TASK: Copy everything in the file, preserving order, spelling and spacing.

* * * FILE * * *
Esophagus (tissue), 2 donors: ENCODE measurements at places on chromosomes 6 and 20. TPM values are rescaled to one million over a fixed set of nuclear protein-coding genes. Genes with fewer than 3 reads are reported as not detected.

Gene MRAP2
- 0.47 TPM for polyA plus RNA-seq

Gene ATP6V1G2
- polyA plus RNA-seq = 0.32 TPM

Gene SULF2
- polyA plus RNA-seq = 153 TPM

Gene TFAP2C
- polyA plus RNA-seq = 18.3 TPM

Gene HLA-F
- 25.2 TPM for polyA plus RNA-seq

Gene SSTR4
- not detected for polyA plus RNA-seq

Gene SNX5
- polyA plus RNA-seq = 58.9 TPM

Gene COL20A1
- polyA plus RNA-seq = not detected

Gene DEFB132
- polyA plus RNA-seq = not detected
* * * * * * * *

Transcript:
Esophagus (tissue), 2 donors: ENCODE measurements at places on chromosomes 6 and 20. TPM values are rescaled to one million over a fixed set of nuclear protein-coding genes. Genes with fewer than 3 reads are reported as not detected.

Gene MRAP2
- 0.47 TPM for polyA plus RNA-seq

Gene ATP6V1G2
- polyA plus RNA-seq = 0.32 TPM

Gene SULF2
- polyA plus RNA-seq = 153 TPM

Gene TFAP2C
- polyA plus RNA-seq = 18.3 TPM

Gene HLA-F
- 25.2 TPM for polyA plus RNA-seq

Gene SSTR4
- not detected for polyA plus RNA-seq

Gene SNX5
- polyA plus RNA-seq = 58.9 TPM

Gene COL20A1
- polyA plus RNA-seq = not detected

Gene DEFB132
- polyA plus RNA-seq = not detected